Thursday, September 17, 2009

am I letting it take over?

Last night someone said something that really made me think. It made me realize that it's very possible I spend more time on my calling than is healthy. She and I had an "email conversation "about it and this is what I told her:

Lately I feel like my calling can be compared to some type of aggressive flower, like Tall Phlox… It’s beautiful and is a wonderful addition to your garden. It enhances your garden (your life) and brings you great joy. However, if you’re not careful, it can become excessive and invasively spread, taking over all the other beautiful plants in your garden. Does that make sense? I love my calling. I love, love, LOVE the women I serve with. I love the girls. I appreciate how my own testimony has re-emerged stronger and better. However, I am finding it extremely difficult to find the fine line between serving with all I can and yet not letting it overrun my life. It’s a balance I just cannot seem to master. There is a power struggle: trying to have “a life”, and yet trying to do all I can to feel as though I’m successfully contributing in my calling. I’m a bit at a loss…when I think about what I have to do, and think about cutting back on it, all my mind can focus on is all the possible consequences of not doing it or getting it done.

How do others serve so phenomenally in their challenging church callings and yet maintain a healthy balance? What's the secret???
Hope Sig1


Shafferprincess said...

For me, it was learning that it's okay to say "no" sometimes. I read in an Ensign article (sorry, I can't remember when exactly) that said that even Christ himself had to have a break from the multitudes. He had to say no to those pressing in around him. That really hit me.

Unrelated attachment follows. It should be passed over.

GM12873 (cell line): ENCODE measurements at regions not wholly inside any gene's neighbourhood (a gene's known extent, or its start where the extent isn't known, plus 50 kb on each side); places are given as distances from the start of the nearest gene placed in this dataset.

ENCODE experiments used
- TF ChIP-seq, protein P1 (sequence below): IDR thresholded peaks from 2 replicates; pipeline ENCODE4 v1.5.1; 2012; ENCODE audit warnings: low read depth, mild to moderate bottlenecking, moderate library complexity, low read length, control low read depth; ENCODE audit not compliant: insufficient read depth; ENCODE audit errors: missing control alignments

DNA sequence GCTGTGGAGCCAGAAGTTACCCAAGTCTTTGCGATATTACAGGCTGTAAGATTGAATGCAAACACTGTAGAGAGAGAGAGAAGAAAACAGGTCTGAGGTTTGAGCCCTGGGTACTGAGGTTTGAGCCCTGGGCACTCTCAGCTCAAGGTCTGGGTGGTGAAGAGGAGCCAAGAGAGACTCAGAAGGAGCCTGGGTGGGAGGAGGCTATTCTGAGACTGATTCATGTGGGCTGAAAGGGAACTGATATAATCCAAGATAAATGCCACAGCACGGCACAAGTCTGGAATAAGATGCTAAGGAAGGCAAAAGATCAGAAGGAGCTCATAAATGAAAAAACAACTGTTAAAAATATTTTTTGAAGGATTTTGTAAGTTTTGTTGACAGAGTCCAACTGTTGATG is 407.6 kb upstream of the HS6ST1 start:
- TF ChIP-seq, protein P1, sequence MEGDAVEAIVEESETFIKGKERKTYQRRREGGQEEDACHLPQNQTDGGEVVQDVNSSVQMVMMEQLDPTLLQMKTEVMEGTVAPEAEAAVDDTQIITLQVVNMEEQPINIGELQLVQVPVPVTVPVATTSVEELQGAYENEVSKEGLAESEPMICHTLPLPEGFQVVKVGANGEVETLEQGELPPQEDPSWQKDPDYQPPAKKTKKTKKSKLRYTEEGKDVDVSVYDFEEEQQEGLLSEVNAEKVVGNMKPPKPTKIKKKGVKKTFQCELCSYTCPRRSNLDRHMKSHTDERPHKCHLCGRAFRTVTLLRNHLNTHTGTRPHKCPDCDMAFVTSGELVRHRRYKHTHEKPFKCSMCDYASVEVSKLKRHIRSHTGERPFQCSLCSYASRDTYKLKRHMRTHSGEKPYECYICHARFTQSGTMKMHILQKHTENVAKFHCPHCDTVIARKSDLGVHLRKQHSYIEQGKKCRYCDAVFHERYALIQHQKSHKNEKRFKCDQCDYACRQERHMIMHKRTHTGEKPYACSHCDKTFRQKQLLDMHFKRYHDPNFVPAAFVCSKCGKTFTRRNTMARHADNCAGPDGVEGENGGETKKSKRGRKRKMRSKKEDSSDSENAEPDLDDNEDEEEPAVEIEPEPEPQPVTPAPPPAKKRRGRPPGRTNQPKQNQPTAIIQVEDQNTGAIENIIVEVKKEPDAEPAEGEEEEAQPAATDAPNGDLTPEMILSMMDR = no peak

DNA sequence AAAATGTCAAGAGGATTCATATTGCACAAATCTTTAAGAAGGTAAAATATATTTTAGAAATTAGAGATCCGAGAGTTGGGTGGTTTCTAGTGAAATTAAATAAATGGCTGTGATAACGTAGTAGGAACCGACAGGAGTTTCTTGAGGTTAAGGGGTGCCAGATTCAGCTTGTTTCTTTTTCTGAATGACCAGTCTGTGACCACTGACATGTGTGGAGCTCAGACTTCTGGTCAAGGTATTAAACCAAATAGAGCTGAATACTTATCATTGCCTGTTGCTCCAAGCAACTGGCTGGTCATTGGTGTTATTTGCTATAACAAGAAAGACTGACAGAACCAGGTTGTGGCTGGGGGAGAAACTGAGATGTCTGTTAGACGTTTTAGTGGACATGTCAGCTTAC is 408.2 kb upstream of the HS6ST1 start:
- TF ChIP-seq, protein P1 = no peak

I felt like I was trying to be superwoman with my calling, my home, my family, me, and I was so overwhelmed. I even called my mom one night and told her I didn't want to do it anymore. I didn't want to be a mom, or a wife, or in the church. I just wanted to be little again and have her take care of everything.

When I finally learned to say no (and that first time was HARD), I started to feel so much better. It was a slow process, and sometimes I still take on more than I can/should handle. Get the book by Emily Watts (if you don't have it already) called "Being the Mom." She has some great advice in there on this very subject. Learning when to let go, and learning when it's okay to go that second mile. :)

Whit said...

Remember that you have Counselors to help you and you can delegate and have them be in charge of things, activities etc...It' ok sometimes to say no. You'll be blessed for putting so much into your calling (and you have a very important and BUSY one!) but I agree sometimes we let them take over because we want to do a good job. I know you'll find a good balance! LOVE YOU!

Hope said...

Such great advice, even just encouragement. Thank you. And as a side-note I do have to share that my counselors and advisors are literally THE. BEST. There simply aren't better women to work with! I'm so grateful for them and they all do a ton of work as well--I'm afraid sometimes I delegate too much. But yeah, even with that, I'm feeling like it shouldn't take up as much time as it is. What do I do?

Heather said...

I'm a little behind in reading your blog, love the FHE back to school, super cute. So, feeling like your calling takes up too much time is certainly an easy trap. I would say trying to distinguish the difference between essential components of the YW program and "fluff". I think it's pretty easy (especially in Utah) to get lost in the details of the program and forget the main purpose, helping these girls draw closer to Christ. Does the handbook say anything about a handout with every lesson, well-crafted activities every week, etc? It's easy to do too much. You are doing a great job, Hope keep up the good work. Maybe consider getting the YW Pres manual out and looking at where your can cut back.

"The democracy will cease to exist when you TAKE AWAY from those who are willing to work AND GIVE to those who would not."

Thomas Jefferson